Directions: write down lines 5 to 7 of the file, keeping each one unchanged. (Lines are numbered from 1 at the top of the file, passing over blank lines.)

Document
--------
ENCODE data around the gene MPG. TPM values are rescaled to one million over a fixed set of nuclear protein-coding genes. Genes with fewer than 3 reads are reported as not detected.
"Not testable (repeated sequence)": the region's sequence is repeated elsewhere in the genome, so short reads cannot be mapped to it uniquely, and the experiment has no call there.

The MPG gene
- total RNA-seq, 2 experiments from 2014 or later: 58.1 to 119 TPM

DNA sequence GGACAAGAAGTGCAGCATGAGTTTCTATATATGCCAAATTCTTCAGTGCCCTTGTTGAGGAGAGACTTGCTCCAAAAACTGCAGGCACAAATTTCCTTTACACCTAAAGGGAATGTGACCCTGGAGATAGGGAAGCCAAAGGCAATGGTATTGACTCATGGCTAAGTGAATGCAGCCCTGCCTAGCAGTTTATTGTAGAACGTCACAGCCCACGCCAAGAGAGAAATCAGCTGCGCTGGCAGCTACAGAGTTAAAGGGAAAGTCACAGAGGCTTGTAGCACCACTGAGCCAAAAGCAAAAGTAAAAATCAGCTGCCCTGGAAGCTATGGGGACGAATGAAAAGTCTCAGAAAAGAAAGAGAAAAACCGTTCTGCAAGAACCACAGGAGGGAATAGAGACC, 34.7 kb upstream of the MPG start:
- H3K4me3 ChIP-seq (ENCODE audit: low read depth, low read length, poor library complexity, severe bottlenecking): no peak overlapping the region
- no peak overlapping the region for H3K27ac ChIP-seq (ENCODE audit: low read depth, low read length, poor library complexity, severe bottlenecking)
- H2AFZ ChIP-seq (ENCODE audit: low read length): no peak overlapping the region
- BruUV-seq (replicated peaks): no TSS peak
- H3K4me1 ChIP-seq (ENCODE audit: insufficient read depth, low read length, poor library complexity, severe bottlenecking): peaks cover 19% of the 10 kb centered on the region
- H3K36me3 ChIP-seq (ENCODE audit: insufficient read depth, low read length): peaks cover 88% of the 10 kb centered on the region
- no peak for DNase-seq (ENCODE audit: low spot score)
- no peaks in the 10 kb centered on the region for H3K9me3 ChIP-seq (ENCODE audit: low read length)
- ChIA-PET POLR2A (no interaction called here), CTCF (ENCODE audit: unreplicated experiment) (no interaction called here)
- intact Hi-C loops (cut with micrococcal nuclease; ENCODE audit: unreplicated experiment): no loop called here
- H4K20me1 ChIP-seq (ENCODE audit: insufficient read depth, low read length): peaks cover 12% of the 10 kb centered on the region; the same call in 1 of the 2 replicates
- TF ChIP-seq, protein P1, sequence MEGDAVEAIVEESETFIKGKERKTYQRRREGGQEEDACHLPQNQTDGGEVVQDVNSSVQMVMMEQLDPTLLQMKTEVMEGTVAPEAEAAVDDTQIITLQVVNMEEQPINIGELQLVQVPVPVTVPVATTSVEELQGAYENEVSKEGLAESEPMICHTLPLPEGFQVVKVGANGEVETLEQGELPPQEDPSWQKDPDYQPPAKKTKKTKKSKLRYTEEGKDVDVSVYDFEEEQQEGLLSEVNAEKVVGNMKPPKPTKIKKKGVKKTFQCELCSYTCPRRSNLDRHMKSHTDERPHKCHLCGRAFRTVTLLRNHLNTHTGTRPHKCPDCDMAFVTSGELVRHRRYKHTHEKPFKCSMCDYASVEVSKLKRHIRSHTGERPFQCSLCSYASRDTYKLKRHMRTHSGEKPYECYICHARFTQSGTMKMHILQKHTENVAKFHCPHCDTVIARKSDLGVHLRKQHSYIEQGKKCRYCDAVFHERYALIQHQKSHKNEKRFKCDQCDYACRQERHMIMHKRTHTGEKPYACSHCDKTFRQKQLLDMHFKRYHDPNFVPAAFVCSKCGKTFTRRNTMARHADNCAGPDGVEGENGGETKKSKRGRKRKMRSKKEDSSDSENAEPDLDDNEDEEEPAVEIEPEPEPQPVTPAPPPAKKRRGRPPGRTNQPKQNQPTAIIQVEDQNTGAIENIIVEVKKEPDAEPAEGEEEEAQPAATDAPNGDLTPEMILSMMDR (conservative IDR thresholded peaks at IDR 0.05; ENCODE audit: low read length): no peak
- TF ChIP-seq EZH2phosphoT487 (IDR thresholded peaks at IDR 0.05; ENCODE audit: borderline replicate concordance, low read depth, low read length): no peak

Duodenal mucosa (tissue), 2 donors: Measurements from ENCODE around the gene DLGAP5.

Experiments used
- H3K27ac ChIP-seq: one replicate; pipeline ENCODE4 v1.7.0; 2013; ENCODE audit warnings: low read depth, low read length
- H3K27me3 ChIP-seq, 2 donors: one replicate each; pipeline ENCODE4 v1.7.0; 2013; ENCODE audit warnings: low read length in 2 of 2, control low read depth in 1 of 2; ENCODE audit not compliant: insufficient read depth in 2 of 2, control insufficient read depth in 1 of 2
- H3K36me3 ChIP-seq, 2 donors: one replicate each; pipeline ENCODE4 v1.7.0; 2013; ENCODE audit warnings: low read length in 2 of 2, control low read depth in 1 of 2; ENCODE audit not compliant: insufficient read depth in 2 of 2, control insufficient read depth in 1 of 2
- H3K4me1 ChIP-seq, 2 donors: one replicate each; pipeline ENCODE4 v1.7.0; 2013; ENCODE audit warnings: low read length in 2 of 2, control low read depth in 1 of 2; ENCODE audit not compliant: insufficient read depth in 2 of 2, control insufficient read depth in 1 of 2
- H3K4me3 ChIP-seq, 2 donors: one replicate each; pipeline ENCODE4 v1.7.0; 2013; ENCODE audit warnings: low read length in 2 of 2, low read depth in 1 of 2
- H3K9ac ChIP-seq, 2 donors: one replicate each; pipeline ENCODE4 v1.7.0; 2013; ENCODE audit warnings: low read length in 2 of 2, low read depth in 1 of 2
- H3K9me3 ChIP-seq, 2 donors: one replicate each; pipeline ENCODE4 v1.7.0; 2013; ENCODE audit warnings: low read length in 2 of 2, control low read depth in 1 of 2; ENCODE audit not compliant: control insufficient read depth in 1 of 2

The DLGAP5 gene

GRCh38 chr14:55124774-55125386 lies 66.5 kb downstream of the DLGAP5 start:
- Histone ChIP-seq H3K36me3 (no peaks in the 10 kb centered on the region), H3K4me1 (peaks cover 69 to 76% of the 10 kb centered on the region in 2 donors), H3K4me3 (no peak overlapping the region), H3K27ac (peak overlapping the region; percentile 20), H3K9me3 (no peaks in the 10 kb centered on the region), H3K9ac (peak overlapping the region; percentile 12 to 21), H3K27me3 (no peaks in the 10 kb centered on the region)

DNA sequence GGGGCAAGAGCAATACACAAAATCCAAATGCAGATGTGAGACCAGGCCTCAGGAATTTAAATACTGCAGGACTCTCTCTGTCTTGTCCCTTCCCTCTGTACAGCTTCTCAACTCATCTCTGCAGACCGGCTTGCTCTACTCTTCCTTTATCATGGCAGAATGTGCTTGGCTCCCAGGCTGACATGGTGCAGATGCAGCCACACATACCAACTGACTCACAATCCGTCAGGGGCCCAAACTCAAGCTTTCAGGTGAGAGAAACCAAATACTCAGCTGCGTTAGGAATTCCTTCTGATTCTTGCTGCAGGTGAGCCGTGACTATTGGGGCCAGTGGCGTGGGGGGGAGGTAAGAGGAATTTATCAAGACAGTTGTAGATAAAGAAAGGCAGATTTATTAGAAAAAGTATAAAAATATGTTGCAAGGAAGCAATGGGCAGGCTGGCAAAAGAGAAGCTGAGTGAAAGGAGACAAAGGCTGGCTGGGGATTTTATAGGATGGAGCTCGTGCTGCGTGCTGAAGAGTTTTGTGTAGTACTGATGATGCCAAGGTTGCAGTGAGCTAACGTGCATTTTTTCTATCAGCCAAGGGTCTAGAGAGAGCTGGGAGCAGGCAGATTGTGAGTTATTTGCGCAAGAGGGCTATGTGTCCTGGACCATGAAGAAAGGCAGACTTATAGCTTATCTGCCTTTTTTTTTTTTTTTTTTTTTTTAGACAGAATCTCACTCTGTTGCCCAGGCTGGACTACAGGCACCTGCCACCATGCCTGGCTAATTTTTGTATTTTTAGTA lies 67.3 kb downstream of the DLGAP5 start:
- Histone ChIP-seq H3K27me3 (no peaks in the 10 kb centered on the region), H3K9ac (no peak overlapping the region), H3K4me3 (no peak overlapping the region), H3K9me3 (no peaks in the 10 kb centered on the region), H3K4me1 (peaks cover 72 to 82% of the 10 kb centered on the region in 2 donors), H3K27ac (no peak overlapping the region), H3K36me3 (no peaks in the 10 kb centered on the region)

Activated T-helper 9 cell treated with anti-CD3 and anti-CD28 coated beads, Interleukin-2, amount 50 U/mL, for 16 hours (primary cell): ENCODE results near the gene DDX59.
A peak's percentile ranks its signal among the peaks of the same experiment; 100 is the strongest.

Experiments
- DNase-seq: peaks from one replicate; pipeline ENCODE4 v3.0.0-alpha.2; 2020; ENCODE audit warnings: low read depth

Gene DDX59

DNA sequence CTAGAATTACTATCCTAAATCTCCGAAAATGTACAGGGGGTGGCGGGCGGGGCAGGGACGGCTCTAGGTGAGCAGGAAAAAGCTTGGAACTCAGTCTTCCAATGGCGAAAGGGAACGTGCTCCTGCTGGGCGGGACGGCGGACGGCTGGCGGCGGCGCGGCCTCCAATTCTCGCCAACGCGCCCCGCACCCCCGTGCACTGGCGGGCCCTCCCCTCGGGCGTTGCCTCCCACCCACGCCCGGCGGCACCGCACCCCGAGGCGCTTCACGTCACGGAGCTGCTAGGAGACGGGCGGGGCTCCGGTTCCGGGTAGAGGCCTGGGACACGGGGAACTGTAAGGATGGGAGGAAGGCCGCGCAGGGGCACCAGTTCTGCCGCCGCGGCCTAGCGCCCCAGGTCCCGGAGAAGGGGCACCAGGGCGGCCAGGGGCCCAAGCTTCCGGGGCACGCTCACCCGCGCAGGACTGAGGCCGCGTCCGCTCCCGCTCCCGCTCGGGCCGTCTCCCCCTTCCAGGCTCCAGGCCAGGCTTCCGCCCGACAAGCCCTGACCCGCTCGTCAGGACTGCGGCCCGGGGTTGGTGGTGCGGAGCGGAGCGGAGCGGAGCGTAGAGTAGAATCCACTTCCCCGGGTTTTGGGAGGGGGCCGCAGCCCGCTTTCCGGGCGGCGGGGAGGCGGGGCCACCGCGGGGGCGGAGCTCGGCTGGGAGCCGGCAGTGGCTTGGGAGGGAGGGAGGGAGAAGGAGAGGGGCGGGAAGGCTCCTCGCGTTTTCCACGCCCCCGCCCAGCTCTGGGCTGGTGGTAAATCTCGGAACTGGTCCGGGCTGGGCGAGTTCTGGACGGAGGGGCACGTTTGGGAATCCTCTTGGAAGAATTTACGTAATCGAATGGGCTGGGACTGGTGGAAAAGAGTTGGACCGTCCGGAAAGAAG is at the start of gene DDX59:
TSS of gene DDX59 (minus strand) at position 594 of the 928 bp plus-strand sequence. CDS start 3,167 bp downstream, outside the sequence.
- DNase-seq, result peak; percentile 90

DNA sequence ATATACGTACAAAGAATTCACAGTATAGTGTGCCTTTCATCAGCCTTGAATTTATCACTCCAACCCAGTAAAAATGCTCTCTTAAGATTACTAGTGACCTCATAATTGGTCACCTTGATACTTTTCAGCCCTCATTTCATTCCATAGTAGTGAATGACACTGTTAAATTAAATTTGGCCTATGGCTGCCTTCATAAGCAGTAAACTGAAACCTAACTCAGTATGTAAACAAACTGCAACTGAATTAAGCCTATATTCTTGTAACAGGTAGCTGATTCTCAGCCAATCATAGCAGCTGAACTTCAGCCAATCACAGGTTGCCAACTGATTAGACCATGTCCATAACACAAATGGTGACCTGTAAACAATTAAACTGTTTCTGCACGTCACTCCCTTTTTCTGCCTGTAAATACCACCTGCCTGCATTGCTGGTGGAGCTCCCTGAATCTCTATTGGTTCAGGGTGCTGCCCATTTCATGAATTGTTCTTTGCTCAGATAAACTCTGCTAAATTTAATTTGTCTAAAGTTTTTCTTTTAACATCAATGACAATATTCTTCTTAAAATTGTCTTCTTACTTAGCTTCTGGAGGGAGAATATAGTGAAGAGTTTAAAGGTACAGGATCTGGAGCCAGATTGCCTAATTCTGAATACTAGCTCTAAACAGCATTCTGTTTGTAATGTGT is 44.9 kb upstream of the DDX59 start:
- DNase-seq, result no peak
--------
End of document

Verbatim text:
DNA sequence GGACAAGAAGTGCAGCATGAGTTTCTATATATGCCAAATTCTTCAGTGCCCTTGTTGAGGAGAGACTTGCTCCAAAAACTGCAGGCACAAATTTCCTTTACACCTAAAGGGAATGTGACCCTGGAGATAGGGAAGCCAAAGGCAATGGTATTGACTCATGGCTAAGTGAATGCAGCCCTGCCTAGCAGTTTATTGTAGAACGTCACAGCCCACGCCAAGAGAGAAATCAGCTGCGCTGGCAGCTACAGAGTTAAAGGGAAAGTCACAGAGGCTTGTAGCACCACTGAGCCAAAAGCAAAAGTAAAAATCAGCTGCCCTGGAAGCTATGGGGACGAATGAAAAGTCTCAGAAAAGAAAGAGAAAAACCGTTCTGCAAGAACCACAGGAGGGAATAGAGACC, 34.7 kb upstream of the MPG start:
- H3K4me3 ChIP-seq (ENCODE audit: low read depth, low read length, poor library complexity, severe bottlenecking): no peak overlapping the region
- no peak overlapping the region for H3K27ac ChIP-seq (ENCODE audit: low read depth, low read length, poor library complexity, severe bottlenecking)